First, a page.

02 Risk

How to prepare for inevitable cyber attacks

Cyber attacks are one of the most significant and persistent risks facing organisations globally. With the continued evolution of ransomware attacks and ongoing IT system vulnerabilities, boards and management need to focus on their level of cyber resilience. The risk of cyber attack is not an “if”, but a “when” issue.

McGrathNicol’s recent ransomware survey, undertaken in conjunction with YouGov, found approximately one third of the Australian businesses surveyed had been subject to a ransomware attack. Of those who fell victim, approximately 80% elected to pay the ransom with an average ransom payment of just over $1 million. It is clear that damage to a business’s brand and reputation are not the only costs to consider. Boards and management teams must prepare early and iterate their response plans, in order to recover quickly and “stem the bleeding” after a ransomware attack.

In 2022, we will likely see an increased focus from regulators and the government in response to a heightened global risk landscape. Most industry sectors have had breaches which have caused significant disruption and, in many cases, harm to individuals.

The Federal Government’s response will see proposals to further amend the Security of Critical Infrastructure Act 2018, with a focus on enacting a framework for risk management programs, declarations of systems of national significance and enhanced cyber security obligations. These changes will likely affect many businesses as “critical infrastructure” is defined as including the larger supply chain that supports traditional critical infrastructure providers. We also expect to see new mandatory reporting requirements introduced which will affect many organisations that traditionally have not needed to report attacks.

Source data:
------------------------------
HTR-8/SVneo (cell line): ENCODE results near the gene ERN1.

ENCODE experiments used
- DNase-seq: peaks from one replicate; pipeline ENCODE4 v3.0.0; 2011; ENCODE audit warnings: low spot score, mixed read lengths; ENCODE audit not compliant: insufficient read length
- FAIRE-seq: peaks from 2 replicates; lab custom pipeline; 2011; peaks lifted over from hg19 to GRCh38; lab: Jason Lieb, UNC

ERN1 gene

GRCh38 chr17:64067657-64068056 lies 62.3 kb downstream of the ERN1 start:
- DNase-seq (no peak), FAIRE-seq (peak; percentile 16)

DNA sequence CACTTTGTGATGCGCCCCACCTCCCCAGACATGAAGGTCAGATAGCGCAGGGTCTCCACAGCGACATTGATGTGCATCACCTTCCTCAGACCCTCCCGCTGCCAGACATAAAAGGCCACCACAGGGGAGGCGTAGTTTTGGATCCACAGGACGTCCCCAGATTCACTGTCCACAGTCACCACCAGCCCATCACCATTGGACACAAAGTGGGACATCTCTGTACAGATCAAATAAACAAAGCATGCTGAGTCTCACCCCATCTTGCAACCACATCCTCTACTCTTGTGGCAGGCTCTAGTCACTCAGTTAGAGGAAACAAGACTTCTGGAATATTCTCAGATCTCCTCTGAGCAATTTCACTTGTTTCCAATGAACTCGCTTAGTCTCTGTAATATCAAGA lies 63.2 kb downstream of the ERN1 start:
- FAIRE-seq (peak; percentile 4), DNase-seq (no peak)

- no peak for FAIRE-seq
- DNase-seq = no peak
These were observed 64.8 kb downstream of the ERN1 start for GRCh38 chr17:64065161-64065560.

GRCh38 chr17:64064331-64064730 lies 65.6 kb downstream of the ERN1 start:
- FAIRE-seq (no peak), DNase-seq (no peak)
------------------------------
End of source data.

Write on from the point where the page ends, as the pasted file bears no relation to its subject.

Ongoing education can help reduce cyber incidents. However, through our extensive incident response experience, the most common root cause of a cyber incident has been the exploitation of a misconfigured, outdated, or vulnerable security control. Developing a robust process to ensure security controls have been configured correctly, tested regularly and patched to the latest version should significantly reduce the chances of an organisation becoming victim to a cyber incident in the coming months.